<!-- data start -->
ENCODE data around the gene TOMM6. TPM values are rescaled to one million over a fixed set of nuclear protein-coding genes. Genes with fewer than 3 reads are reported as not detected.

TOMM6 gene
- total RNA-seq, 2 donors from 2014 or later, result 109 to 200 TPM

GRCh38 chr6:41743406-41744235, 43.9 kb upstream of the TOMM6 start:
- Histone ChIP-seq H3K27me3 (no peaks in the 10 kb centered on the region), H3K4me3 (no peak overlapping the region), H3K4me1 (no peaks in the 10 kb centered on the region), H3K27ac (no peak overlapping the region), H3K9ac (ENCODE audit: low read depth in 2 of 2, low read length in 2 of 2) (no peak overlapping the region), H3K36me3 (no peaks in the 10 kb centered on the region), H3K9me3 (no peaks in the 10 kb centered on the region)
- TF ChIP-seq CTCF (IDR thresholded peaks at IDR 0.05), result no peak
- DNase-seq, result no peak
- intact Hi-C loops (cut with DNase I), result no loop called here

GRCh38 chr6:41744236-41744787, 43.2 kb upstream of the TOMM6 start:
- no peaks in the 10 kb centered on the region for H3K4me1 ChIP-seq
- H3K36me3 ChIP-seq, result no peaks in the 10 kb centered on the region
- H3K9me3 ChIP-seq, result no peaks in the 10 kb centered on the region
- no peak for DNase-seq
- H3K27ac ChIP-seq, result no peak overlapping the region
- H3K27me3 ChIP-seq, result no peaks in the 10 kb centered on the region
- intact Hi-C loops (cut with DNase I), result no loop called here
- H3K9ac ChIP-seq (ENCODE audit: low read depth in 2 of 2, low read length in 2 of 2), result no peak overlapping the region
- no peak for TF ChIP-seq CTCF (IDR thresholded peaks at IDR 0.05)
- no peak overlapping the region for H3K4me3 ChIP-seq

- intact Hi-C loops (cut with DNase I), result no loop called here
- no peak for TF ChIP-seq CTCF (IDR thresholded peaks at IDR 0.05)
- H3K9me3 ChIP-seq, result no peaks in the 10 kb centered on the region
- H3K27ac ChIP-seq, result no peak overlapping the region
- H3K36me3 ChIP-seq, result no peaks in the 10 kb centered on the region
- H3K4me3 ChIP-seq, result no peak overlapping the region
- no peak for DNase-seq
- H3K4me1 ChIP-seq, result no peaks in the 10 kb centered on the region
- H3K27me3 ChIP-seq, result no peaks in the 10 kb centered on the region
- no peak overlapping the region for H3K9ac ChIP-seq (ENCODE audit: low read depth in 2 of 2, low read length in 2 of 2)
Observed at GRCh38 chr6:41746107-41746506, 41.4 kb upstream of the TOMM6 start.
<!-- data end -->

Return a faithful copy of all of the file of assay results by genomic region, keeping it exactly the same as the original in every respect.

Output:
ENCODE data around the gene TOMM6. TPM values are rescaled to one million over a fixed set of nuclear protein-coding genes. Genes with fewer than 3 reads are reported as not detected.

TOMM6 gene
- total RNA-seq, 2 donors from 2014 or later, result 109 to 200 TPM

GRCh38 chr6:41743406-41744235, 43.9 kb upstream of the TOMM6 start:
- Histone ChIP-seq H3K27me3 (no peaks in the 10 kb centered on the region), H3K4me3 (no peak overlapping the region), H3K4me1 (no peaks in the 10 kb centered on the region), H3K27ac (no peak overlapping the region), H3K9ac (ENCODE audit: low read depth in 2 of 2, low read length in 2 of 2) (no peak overlapping the region), H3K36me3 (no peaks in the 10 kb centered on the region), H3K9me3 (no peaks in the 10 kb centered on the region)
- TF ChIP-seq CTCF (IDR thresholded peaks at IDR 0.05), result no peak
- DNase-seq, result no peak
- intact Hi-C loops (cut with DNase I), result no loop called here

GRCh38 chr6:41744236-41744787, 43.2 kb upstream of the TOMM6 start:
- no peaks in the 10 kb centered on the region for H3K4me1 ChIP-seq
- H3K36me3 ChIP-seq, result no peaks in the 10 kb centered on the region
- H3K9me3 ChIP-seq, result no peaks in the 10 kb centered on the region
- no peak for DNase-seq
- H3K27ac ChIP-seq, result no peak overlapping the region
- H3K27me3 ChIP-seq, result no peaks in the 10 kb centered on the region
- intact Hi-C loops (cut with DNase I), result no loop called here
- H3K9ac ChIP-seq (ENCODE audit: low read depth in 2 of 2, low read length in 2 of 2), result no peak overlapping the region
- no peak for TF ChIP-seq CTCF (IDR thresholded peaks at IDR 0.05)
- no peak overlapping the region for H3K4me3 ChIP-seq

- intact Hi-C loops (cut with DNase I), result no loop called here
- no peak for TF ChIP-seq CTCF (IDR thresholded peaks at IDR 0.05)
- H3K9me3 ChIP-seq, result no peaks in the 10 kb centered on the region
- H3K27ac ChIP-seq, result no peak overlapping the region
- H3K36me3 ChIP-seq, result no peaks in the 10 kb centered on the region
- H3K4me3 ChIP-seq, result no peak overlapping the region
- no peak for DNase-seq
- H3K4me1 ChIP-seq, result no peaks in the 10 kb centered on the region
- H3K27me3 ChIP-seq, result no peaks in the 10 kb centered on the region
- no peak overlapping the region for H3K9ac ChIP-seq (ENCODE audit: low read depth in 2 of 2, low read length in 2 of 2)
Observed at GRCh38 chr6:41746107-41746506, 41.4 kb upstream of the TOMM6 start.